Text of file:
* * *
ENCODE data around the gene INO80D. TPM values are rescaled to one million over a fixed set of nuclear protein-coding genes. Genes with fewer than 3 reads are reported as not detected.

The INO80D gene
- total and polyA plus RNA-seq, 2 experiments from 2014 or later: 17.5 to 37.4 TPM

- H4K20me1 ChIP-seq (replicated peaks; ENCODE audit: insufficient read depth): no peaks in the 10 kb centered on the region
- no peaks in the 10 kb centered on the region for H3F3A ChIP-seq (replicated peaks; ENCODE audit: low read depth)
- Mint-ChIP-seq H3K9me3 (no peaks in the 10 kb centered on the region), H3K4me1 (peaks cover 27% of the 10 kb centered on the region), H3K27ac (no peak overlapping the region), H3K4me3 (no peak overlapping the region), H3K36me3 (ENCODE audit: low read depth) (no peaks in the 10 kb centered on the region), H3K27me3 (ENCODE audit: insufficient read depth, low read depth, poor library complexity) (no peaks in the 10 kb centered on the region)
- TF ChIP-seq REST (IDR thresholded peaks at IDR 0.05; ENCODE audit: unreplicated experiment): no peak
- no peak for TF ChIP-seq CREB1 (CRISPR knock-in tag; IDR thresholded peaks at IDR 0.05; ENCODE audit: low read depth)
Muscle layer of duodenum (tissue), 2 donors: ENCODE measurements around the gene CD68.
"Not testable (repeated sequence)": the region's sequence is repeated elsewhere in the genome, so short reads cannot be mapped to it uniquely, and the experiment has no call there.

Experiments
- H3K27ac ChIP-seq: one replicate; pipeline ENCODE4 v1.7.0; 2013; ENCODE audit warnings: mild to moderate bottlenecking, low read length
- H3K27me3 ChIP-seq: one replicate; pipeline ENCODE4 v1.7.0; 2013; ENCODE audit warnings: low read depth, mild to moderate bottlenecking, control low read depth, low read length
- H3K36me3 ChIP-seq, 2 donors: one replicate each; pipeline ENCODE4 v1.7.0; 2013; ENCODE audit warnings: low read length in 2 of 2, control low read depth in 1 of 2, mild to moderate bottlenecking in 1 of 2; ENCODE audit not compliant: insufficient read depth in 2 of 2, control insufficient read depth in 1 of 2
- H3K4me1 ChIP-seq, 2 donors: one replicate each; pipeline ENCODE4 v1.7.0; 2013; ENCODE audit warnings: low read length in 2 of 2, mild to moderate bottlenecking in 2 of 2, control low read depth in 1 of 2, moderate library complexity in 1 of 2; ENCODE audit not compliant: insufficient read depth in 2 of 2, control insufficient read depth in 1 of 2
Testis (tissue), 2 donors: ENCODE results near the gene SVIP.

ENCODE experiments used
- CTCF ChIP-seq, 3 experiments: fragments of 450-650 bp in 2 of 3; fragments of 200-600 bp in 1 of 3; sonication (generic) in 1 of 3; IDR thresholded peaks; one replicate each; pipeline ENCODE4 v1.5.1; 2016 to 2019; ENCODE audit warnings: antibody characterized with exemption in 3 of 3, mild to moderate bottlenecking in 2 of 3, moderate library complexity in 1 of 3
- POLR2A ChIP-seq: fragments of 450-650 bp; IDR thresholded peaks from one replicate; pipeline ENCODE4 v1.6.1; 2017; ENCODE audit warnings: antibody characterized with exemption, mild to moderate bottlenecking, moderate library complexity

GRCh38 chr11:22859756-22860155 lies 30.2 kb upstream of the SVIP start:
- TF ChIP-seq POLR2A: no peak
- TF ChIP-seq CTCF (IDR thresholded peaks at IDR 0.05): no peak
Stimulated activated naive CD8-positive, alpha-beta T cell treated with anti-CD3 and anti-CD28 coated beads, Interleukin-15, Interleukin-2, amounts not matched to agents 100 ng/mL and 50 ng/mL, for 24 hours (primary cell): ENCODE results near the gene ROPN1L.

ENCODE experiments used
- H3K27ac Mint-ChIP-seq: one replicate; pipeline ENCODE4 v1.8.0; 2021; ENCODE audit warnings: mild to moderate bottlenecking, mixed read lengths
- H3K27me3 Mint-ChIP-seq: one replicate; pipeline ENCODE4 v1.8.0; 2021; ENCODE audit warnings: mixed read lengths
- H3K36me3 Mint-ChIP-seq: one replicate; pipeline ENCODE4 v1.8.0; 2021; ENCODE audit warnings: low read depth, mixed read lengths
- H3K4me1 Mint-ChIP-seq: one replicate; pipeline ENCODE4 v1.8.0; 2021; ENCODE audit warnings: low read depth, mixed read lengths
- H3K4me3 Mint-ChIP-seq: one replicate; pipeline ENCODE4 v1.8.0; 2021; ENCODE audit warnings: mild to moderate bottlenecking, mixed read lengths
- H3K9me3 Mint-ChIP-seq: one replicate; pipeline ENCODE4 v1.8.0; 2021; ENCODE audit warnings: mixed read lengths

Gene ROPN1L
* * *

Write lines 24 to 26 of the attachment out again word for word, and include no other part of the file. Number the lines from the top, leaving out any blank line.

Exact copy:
ENCODE experiments used
- H3K27ac Mint-ChIP-seq: one replicate; pipeline ENCODE4 v1.8.0; 2021; ENCODE audit warnings: mild to moderate bottlenecking, mixed read lengths
- H3K27me3 Mint-ChIP-seq: one replicate; pipeline ENCODE4 v1.8.0; 2021; ENCODE audit warnings: mixed read lengths